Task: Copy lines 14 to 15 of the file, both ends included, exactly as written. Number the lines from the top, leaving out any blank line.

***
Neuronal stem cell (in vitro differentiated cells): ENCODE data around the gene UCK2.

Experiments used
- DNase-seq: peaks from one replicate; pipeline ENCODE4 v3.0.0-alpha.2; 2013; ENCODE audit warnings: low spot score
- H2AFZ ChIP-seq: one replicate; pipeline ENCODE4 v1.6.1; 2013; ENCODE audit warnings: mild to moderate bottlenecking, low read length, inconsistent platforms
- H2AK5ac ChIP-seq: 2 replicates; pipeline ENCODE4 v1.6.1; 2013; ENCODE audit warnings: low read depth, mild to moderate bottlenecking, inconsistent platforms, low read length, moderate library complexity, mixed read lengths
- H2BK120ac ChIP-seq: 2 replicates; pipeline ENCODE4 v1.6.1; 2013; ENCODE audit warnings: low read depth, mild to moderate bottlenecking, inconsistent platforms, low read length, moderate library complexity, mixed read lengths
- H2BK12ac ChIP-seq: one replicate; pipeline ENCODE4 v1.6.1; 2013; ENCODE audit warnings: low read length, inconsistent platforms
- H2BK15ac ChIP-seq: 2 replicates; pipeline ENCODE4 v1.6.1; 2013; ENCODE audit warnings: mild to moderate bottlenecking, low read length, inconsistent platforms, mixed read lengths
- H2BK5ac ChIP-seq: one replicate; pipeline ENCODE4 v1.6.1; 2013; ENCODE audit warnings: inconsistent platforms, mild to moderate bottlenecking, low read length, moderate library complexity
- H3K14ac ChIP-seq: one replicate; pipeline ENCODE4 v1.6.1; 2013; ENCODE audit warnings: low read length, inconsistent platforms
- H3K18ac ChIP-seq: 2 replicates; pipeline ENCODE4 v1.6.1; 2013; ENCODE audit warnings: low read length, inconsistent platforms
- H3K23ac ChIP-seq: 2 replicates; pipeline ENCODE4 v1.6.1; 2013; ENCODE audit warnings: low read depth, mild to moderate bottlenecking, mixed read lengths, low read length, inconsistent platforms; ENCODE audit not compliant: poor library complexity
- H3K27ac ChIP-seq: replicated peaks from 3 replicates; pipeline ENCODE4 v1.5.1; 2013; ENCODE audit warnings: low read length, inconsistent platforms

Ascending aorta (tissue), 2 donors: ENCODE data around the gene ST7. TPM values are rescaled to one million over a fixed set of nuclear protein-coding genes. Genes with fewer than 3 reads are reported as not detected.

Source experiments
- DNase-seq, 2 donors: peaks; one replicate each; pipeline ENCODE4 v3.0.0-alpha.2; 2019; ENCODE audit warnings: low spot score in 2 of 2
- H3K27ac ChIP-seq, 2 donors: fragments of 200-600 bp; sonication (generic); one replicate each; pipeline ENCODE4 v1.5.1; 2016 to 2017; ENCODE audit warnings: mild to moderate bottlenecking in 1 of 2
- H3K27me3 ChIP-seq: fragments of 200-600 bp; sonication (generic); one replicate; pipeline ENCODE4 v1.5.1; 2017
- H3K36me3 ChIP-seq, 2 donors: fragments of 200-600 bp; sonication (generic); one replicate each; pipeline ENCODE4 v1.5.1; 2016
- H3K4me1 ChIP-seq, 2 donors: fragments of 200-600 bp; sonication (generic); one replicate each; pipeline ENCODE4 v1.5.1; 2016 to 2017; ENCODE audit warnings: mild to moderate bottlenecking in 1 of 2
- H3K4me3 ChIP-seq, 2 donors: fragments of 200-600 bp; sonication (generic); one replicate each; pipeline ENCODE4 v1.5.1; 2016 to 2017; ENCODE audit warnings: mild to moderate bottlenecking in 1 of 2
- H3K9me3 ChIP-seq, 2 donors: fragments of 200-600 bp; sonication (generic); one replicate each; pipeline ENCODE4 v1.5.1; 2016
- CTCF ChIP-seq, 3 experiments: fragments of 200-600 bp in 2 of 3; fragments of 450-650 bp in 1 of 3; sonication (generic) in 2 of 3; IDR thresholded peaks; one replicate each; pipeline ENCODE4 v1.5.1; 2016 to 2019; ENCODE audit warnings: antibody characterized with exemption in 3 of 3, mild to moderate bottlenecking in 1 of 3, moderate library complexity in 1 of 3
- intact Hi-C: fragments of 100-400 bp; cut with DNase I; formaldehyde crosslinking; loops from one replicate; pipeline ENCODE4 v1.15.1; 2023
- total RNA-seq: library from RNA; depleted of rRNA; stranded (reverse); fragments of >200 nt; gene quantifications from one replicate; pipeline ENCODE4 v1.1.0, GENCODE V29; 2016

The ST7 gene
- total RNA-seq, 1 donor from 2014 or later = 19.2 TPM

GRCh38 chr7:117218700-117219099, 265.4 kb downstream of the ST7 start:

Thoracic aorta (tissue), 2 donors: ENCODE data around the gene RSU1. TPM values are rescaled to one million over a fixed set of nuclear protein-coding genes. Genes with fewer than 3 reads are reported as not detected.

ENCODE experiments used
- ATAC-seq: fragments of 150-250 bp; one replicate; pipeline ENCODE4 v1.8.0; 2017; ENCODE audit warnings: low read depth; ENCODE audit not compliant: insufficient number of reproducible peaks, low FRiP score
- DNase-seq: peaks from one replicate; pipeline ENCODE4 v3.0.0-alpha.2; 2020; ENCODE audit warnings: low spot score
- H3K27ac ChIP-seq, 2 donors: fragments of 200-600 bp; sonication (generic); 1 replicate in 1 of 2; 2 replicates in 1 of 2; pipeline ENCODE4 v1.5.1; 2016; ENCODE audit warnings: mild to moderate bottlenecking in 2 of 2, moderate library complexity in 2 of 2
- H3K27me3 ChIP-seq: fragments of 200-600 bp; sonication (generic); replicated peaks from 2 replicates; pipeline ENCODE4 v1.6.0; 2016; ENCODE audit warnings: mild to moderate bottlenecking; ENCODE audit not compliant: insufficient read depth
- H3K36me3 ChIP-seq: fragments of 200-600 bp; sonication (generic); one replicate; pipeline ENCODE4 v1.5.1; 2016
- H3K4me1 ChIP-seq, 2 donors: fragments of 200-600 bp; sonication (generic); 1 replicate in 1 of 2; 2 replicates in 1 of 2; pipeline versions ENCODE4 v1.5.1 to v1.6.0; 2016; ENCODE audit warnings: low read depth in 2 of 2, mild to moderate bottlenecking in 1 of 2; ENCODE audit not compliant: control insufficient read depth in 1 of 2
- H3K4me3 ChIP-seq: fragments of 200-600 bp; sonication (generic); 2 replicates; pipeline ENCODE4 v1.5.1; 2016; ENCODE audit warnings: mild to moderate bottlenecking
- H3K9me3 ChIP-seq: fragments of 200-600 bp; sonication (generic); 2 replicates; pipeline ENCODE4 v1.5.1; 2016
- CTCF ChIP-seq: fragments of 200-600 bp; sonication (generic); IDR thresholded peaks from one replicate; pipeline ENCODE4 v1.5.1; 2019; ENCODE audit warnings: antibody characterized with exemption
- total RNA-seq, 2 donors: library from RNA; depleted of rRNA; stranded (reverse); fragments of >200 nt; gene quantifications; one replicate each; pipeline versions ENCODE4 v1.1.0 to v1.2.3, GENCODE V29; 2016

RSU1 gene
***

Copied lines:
Ascending aorta (tissue), 2 donors: ENCODE data around the gene ST7. TPM values are rescaled to one million over a fixed set of nuclear protein-coding genes. Genes with fewer than 3 reads are reported as not detected.

Source experiments